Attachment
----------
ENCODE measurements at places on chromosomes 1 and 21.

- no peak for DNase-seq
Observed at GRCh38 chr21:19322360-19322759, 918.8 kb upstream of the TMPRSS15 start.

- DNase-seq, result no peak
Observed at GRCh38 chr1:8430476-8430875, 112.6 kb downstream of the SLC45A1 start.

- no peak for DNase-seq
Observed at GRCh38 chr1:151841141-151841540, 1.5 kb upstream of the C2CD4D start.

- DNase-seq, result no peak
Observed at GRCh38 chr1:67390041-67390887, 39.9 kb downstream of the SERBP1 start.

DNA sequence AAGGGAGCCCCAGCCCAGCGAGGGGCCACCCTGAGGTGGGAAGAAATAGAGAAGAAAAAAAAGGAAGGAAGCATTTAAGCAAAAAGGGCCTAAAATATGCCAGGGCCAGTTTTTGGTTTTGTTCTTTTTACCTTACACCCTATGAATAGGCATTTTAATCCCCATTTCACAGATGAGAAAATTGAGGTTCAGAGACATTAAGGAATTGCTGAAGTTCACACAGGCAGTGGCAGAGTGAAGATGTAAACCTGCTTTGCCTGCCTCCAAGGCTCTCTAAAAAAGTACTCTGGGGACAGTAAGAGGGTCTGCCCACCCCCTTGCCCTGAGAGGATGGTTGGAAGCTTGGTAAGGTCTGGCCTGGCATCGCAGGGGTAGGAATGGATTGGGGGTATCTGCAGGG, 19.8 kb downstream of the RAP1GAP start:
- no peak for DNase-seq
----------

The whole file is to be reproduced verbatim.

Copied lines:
ENCODE measurements at places on chromosomes 1 and 21.

- no peak for DNase-seq
Observed at GRCh38 chr21:19322360-19322759, 918.8 kb upstream of the TMPRSS15 start.

- DNase-seq, result no peak
Observed at GRCh38 chr1:8430476-8430875, 112.6 kb downstream of the SLC45A1 start.

- no peak for DNase-seq
Observed at GRCh38 chr1:151841141-151841540, 1.5 kb upstream of the C2CD4D start.

- DNase-seq, result no peak
Observed at GRCh38 chr1:67390041-67390887, 39.9 kb downstream of the SERBP1 start.

DNA sequence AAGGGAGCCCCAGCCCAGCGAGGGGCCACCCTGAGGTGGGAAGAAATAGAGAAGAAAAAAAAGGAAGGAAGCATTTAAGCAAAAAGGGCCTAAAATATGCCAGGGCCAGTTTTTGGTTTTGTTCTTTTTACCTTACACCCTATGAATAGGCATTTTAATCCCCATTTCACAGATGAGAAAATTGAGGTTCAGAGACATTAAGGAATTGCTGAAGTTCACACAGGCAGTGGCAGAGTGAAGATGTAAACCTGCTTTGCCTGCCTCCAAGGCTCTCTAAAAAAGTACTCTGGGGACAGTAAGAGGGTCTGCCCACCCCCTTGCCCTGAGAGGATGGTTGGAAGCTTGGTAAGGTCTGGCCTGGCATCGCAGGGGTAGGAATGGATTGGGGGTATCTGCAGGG, 19.8 kb downstream of the RAP1GAP start:
- no peak for DNase-seq